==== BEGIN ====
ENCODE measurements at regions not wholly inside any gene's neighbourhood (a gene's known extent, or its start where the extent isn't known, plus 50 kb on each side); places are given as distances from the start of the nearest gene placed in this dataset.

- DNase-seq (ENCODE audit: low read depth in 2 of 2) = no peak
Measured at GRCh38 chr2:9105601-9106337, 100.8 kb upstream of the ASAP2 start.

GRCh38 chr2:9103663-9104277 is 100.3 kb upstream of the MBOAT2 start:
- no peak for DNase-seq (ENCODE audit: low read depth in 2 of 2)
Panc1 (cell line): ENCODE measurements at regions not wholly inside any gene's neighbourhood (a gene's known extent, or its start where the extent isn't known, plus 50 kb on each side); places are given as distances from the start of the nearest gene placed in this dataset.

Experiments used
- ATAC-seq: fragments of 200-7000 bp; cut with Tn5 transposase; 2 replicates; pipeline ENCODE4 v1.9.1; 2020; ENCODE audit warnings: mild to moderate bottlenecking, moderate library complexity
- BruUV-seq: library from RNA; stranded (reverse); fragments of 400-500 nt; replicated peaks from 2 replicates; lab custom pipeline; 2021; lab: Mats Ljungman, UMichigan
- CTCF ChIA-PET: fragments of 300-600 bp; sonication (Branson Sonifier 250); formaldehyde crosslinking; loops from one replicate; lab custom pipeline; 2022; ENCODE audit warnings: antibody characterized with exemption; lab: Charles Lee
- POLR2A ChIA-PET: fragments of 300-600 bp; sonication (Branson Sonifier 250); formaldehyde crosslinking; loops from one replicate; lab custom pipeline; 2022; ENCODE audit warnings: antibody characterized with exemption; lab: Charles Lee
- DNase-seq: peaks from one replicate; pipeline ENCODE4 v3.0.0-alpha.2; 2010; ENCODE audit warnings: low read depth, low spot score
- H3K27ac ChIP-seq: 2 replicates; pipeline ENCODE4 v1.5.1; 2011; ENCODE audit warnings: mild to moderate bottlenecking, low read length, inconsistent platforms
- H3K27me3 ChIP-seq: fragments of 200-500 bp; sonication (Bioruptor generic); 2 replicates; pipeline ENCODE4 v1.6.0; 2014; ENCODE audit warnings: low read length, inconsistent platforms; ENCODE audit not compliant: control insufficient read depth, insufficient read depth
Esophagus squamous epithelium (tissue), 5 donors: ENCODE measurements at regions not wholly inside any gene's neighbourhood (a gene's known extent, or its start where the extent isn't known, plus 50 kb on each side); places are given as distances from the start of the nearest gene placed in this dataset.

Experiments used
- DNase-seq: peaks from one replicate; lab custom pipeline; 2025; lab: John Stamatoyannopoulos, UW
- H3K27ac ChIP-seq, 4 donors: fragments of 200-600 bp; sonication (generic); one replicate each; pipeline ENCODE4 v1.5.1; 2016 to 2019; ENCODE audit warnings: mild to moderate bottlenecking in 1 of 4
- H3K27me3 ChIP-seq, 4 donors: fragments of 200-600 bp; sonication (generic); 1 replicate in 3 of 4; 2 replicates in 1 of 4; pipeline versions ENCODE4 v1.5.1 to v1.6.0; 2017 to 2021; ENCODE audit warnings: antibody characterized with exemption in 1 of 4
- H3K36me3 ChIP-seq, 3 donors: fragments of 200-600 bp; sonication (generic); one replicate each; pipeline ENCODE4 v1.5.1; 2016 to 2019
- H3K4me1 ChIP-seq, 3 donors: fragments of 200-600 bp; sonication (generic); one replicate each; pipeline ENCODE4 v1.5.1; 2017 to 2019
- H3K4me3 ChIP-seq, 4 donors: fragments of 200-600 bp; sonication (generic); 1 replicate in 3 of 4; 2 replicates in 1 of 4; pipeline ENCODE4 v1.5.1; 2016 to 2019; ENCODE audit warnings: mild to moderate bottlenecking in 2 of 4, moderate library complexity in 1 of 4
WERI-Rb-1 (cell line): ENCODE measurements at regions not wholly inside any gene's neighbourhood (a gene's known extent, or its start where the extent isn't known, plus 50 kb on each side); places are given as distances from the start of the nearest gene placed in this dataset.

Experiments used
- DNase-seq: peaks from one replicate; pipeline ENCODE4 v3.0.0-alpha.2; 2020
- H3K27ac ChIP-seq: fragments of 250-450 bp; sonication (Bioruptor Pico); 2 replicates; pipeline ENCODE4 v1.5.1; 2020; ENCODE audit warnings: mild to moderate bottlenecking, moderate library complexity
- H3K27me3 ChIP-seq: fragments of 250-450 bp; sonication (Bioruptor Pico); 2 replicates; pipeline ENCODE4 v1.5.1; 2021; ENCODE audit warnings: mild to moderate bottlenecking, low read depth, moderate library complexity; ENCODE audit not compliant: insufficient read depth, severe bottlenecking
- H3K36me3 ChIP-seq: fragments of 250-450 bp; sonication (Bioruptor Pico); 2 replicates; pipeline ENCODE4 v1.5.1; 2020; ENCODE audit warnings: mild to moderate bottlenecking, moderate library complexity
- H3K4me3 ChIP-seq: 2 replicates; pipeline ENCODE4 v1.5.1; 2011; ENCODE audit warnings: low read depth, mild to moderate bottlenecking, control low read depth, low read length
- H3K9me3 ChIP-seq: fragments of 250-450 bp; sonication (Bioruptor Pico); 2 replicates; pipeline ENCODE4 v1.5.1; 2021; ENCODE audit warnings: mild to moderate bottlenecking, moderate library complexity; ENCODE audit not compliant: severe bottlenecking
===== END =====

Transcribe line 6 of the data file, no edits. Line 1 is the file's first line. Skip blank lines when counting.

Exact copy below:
Panc1 (cell line): ENCODE measurements at regions not wholly inside any gene's neighbourhood (a gene's known extent, or its start where the extent isn't known, plus 50 kb on each side); places are given as distances from the start of the nearest gene placed in this dataset.